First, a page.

Alabama is USA’s 2d most religious state
Posted by Warm Southern Breeze on Monday, February 18, 2013
Alabama also ranks up there in poverty, divorce, sexually transmitted diseases, lack of a high school education, spousal abuse, and…
Thank God for Mississippi, eh?
By George Talbot | firstname.lastname@example.org
on February 17, 2013 at 10:51 AM, updated February 17, 2013 at 12:31 PM
The Washington, D.C.-based polling firm found that 56 percent of Alabama residents identified themselves as “very religious” – based on saying religion is an important part of their daily life and that they attend religious services every week or almost every week.
Alabama trailed only Mississippi, its Deep South neighbor, where 58 percent described themselves as very religious. At the other end of the spectrum, Vermont remained the least religious state, with 19% of its residents classified as very religious.
Eight of the 10 most religious states were in the South, with Louisiana, Arkansas, South Carolina, Tennessee, North Carolina, Georgia and Oklahoma rounding out the top 10. The rankings were unchanged from a similar survey by Gallup in 2011.
Overall, 40 percent of Americans nationwide were classified as very religious in 2012, according to Gallup. Thirty-one percent of Americans were nonreligious, saying religion is not an important part of their daily life and that they seldom or never attend religious services.
The remaining 29 percent of Americans were moderately religious, saying religion is important in their lives but that they do not attend services regularly, or that religion is not important but that they still attend services.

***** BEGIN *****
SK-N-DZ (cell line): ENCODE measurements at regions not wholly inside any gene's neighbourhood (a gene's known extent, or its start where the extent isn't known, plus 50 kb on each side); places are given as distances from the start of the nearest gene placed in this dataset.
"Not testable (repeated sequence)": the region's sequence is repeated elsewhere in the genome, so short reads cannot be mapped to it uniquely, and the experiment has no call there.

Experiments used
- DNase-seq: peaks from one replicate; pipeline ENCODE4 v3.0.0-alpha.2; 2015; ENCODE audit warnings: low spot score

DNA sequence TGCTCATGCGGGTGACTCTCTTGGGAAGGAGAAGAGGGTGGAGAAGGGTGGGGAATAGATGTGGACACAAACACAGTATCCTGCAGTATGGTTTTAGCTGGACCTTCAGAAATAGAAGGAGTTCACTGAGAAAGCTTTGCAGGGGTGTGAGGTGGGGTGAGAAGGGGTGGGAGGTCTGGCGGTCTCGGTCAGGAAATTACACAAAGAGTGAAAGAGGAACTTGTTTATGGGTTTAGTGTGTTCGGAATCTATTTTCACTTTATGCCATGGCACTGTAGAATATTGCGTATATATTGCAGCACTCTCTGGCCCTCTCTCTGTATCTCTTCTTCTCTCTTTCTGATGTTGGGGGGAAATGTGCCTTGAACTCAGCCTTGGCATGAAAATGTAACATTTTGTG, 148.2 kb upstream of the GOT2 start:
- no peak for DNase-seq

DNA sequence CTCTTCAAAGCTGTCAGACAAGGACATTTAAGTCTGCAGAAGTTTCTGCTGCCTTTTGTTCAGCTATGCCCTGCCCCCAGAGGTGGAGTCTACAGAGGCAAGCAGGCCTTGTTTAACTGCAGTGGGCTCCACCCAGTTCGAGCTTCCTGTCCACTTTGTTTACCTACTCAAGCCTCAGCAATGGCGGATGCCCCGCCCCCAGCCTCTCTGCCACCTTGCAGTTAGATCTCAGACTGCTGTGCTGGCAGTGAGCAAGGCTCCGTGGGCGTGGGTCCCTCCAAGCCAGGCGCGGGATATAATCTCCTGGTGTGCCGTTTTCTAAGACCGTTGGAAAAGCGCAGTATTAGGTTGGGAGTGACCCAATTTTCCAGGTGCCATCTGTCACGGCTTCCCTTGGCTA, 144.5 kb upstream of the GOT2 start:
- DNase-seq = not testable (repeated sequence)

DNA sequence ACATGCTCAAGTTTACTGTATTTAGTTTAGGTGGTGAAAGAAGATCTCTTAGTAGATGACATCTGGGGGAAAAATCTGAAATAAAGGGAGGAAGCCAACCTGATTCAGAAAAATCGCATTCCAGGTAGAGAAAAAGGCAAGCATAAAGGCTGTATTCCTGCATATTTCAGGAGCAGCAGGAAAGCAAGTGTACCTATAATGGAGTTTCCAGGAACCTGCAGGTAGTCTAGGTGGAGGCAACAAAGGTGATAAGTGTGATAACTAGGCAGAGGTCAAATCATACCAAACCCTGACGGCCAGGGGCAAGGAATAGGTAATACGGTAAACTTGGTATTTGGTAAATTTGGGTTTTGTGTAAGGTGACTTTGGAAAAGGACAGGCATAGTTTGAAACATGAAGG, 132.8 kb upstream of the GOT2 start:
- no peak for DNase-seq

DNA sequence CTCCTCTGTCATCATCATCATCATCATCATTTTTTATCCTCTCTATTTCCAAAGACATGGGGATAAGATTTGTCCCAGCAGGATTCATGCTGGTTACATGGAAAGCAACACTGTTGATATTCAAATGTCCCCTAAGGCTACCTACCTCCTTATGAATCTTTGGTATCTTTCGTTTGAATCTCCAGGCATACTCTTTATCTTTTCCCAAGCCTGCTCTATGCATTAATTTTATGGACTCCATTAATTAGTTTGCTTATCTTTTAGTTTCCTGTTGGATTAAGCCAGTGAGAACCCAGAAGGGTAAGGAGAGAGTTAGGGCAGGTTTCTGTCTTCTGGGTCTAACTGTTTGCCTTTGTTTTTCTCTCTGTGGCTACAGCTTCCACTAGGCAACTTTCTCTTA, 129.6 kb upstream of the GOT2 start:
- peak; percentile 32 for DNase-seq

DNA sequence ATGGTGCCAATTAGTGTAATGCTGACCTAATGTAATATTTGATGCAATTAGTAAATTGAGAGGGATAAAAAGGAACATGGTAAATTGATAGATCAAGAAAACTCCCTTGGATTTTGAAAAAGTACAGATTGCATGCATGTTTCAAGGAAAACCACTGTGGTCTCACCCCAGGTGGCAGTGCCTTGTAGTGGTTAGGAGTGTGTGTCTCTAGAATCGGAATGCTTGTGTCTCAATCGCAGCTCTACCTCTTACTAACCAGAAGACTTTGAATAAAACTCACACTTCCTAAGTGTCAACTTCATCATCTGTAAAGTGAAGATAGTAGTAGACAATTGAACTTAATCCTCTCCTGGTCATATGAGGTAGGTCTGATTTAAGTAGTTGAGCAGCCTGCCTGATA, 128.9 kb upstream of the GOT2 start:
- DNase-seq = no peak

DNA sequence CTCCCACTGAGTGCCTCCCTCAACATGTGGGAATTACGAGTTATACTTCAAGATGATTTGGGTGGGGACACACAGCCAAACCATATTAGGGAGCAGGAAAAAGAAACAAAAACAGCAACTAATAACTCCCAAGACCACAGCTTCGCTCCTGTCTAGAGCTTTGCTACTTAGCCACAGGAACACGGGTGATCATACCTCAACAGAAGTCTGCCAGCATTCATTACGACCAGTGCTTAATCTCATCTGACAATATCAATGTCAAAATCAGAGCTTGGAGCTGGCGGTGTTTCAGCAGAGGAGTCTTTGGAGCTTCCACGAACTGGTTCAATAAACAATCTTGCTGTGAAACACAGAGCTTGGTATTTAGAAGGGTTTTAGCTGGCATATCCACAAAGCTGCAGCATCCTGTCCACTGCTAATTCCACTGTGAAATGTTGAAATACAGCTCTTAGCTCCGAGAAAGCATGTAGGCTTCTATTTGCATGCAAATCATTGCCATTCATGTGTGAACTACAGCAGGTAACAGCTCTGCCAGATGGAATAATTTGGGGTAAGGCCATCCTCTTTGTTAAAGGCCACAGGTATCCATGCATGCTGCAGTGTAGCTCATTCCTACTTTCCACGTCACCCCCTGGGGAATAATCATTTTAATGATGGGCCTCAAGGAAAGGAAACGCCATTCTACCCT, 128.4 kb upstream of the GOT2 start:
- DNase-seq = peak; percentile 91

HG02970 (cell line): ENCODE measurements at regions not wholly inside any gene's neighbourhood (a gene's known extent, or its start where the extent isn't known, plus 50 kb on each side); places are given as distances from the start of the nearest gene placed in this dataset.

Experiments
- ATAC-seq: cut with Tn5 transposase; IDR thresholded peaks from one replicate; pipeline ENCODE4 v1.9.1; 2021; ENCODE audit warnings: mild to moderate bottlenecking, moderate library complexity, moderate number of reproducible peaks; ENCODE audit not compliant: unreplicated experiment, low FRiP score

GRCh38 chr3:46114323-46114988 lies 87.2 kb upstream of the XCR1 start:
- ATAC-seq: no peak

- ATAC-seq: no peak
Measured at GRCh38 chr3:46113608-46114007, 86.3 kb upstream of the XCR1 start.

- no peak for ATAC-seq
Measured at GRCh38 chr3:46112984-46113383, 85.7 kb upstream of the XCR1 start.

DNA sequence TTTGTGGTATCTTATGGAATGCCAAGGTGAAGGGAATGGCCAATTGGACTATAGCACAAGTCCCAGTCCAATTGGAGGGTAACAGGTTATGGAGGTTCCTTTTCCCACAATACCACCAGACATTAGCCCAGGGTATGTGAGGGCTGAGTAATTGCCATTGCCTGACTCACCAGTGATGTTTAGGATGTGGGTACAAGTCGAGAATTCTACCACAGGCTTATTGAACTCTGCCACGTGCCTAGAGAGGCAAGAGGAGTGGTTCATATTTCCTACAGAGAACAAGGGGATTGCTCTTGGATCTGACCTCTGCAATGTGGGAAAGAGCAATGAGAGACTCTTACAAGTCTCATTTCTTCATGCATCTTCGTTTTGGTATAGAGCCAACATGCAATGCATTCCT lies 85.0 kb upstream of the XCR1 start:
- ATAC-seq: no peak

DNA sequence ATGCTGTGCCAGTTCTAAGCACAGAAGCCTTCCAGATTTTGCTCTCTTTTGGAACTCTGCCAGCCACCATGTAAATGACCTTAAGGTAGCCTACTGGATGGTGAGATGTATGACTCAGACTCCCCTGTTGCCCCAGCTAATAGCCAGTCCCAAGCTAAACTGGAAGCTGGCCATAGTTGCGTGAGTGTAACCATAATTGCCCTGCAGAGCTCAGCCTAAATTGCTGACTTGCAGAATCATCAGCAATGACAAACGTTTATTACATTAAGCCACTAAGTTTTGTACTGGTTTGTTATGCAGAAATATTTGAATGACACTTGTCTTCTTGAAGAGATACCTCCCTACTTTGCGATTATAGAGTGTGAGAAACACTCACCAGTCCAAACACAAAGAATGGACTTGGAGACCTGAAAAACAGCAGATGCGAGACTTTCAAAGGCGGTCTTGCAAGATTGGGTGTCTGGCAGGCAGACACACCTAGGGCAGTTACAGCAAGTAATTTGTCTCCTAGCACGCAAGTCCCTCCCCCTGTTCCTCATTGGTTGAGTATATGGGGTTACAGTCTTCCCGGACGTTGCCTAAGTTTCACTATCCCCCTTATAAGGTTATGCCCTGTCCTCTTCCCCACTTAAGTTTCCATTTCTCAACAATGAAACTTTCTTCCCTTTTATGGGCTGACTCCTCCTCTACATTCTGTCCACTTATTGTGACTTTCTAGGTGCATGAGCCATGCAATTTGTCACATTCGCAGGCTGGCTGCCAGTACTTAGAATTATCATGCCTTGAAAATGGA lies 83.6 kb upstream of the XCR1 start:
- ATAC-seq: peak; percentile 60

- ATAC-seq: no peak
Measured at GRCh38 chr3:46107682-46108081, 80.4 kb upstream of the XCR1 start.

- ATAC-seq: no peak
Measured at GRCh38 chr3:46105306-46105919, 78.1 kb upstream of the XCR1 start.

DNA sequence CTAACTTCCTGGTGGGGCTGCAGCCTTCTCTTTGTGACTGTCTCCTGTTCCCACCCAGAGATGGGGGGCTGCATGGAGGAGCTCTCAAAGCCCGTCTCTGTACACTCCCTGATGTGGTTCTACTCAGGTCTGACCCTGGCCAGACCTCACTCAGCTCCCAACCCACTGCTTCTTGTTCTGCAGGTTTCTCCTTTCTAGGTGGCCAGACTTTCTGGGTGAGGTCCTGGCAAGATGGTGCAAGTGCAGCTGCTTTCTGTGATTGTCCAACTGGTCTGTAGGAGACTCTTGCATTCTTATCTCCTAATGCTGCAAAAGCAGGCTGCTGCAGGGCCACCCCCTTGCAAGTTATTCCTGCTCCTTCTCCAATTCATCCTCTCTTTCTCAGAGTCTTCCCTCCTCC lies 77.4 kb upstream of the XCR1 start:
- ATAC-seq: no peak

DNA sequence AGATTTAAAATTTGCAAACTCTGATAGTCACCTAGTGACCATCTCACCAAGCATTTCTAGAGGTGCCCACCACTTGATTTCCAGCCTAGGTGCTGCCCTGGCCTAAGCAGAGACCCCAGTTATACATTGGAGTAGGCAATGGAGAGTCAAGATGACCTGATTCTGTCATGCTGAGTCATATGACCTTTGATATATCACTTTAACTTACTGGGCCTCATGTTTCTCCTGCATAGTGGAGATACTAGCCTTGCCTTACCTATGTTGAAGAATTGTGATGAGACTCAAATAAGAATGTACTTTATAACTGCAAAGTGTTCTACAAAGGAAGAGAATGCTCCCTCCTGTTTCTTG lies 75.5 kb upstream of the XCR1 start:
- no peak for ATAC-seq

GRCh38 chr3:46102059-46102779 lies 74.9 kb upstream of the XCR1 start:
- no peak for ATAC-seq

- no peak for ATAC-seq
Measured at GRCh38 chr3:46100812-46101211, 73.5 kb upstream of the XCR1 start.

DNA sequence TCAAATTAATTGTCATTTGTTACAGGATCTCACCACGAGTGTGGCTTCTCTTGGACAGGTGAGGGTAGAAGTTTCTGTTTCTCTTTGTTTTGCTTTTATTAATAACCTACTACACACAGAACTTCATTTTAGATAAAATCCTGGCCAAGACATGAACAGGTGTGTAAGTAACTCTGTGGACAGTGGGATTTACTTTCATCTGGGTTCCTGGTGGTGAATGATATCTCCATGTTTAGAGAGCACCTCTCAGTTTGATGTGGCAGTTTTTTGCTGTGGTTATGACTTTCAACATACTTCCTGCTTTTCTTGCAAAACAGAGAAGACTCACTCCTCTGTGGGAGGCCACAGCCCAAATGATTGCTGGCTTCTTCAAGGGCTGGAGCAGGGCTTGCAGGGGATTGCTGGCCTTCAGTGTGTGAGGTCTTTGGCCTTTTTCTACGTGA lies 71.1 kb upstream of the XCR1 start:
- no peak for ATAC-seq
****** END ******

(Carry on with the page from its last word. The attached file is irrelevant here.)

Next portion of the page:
“America remains a religious nation — with about seven in 10 Americans classified as very or moderately religious — but these patterns of religion are quite varied across the regions of the country,” said Gallup editor Frank Newport. “Southern states and Utah are the most religious areas in the nation, while New England states and those in the far Northwest are the least religious. There has been little change in these patterns over the past year.”
Gallup said the 12 least religious states comprise the entirety of New England — Maine, New Hampshire, Vermont, Massachusetts, Rhode Island, and Connecticut — along with the three most Northwestern states in the union, Alaska, Washington, and Oregon, plus the District of Columbia, Nevada, and Hawaii.
Gallup said results for the poll were based on telephone interviews conducted Jan. 1-Dec. 31, 2012, on the Gallup Daily tracking survey, with a random sample of 348,306 adults, aged 18 and older, living in all 50 U.S. states and the District of Columbia.
Here’s the full ranking as released by Gallup, or click here to view it on Gallup’s web site:
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